by Jim Morrison
–roseate metallic blue
& insect green
blank mirrors &
pools of silver
a universe in
“The Desert” appears in THE AMERICAN NIGHT: The Writings of Jim Morrison, Volume 2 (Vintage, 1991)
Photo: Jim Morrison in the desert, late 1960s.
“We age not by holding on to youth, but by letting ourselves grow and embracing whatever youthful parts that remain.” KEITH RICHARDS
PHOTO: Rolling Stones guitarist Keith Richards reads by the fire at his Weston, Connecticut, home in September 1977. Known as one of the most iconic rock musicians, Richards is an avid reader who owns an extensive library. Photo by Ken Regan, ALL RIGHTS RESERVED
We wrote a previous post about Keith Richards‘ home library, love of books and reading, and one-time desire to become a librarian. In the above photo from September 1977, Richards is reading a magazine with a three-column format that I’d guess is a copy of the NEW YORKER.
Illustration: Cover of New Yorker magazine, September 19, 1977.
“Any book that helps a child to form a habit of reading, to make reading one of his deep and continuing needs, is good for him.”
Photo: Elvis Presley reading ARCHIE comic book on train (July 4, 1956) by Alfred Wertheimer, ALL RIGHTS RESERVED
Elvis Presley started his phenomenal career in 1954, and two years later had his first number-one hit, “Heartbreak Hotel.” RCA released the record in January 1956, but a few months later, it appears, Elvis was still able to travel by train without getting mobbed. In the photo above, the soon-to-be-icon relaxes with his favorite reading material, an ARCHIE comic.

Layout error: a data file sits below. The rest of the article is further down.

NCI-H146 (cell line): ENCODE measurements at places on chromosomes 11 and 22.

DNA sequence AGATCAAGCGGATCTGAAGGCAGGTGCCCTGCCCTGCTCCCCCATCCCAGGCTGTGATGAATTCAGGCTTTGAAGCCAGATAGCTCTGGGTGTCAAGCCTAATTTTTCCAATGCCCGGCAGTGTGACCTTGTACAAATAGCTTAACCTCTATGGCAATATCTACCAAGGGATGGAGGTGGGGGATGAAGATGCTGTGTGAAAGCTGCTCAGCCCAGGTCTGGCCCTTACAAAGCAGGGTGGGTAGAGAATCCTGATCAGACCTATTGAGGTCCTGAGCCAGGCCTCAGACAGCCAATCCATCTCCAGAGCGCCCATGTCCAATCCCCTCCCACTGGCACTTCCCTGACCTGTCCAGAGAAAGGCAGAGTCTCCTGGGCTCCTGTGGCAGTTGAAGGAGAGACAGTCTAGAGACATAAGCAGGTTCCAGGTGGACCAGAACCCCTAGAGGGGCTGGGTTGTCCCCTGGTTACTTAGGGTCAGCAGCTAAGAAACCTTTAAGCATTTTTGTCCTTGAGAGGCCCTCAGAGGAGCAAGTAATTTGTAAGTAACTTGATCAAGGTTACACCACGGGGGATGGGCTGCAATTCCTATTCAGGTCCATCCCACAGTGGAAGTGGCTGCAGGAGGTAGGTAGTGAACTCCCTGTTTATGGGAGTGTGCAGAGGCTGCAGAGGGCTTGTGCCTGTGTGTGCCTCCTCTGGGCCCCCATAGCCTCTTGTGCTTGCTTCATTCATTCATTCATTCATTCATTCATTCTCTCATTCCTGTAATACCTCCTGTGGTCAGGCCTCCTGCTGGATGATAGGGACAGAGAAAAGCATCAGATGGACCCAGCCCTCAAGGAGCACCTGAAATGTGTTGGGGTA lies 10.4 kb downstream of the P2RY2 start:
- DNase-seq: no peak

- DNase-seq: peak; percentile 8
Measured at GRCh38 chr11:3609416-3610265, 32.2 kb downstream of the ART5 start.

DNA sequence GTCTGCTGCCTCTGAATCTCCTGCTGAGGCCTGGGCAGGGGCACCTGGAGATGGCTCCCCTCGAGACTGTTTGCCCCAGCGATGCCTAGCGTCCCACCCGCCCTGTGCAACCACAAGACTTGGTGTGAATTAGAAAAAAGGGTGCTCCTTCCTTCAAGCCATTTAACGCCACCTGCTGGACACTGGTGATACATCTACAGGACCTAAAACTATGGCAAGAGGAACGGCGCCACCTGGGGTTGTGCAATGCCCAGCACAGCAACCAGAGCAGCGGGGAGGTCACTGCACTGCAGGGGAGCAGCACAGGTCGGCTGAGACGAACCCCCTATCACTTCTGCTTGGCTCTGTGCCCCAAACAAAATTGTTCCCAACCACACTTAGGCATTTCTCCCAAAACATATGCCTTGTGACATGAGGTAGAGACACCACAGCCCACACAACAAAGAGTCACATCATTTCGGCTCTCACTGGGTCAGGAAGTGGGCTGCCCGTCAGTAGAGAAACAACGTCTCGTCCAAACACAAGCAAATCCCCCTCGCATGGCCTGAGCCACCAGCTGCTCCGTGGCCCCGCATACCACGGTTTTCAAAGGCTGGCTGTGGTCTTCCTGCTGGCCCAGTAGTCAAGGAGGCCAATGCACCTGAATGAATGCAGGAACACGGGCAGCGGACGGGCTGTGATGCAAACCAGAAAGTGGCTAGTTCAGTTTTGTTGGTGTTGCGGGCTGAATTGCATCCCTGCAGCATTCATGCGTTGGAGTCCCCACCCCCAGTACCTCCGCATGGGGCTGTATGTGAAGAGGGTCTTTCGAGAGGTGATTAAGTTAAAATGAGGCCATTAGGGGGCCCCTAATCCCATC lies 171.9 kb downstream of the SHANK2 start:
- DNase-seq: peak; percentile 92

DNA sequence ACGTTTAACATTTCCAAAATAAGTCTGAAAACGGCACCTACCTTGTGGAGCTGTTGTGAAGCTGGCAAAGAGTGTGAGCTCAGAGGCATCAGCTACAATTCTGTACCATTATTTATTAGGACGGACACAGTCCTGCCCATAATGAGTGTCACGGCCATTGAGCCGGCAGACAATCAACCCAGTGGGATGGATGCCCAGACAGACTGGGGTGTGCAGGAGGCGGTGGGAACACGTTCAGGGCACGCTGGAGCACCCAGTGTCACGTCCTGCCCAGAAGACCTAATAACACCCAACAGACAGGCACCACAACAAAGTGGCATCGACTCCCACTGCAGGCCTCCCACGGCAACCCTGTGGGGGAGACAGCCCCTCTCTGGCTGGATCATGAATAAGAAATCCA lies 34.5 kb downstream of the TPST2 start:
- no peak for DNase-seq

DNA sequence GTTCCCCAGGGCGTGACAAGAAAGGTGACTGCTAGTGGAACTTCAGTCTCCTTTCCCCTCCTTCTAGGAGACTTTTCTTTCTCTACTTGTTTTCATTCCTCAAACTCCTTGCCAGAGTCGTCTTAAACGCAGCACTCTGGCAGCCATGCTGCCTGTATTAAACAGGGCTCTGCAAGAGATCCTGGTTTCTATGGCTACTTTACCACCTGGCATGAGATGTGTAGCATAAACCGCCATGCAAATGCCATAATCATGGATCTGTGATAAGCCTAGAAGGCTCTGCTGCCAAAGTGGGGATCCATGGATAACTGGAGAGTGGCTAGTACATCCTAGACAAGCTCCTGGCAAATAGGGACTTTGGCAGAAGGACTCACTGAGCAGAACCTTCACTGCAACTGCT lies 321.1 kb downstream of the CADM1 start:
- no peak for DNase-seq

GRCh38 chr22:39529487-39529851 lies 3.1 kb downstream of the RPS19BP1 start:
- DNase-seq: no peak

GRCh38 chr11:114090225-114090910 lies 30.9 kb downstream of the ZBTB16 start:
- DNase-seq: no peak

I am in no way criticizing Elvis’s taste in reading material — in my younger years, I, too, read ARCHIE comics during my annual train journey from Chicago to St. Louis to visit relatives. (For the record, I identified with Betty, not Veronica.) And I will agree with the Maya Angelou quote at the top of the post — reading comics did help me form a habit of reading.
But there’s a whole other subcategory here — reading material suitable for trains, buses, and planes. Of course, with all the distractions and interruptions during public journeying, you want to read something easy to follow — so why not an ARCHIE comic, even for someone Elvis’s age (he was 21 when the top photo was shot)?
Illustration: Cover of ARCHIE comic. May-June 1956 issue.
The Rolling Stones kick off their “50 & Counting…” tour tonight (May 3, 2013) at the Staples Center in Los Angeles. After gigs in Anaheim and Northern California, they’ll be back on May 20. There’s been a lot of buzz and excitement in L.A. over the Stones’ tour — especially after they played a last-minute gig on April 27 at a small venue in Echo Park.
Mick Jagger and Keith Richards both turn 70 this year, Charlie Watts turns 72 in June, and youngster Ronnie Wood is 65. These rockers continue to inspire with their creativity, passion, and stamina.
As writers, Jagger and Richards are geniuses — how else to explain their endless stream of remarkable compositions?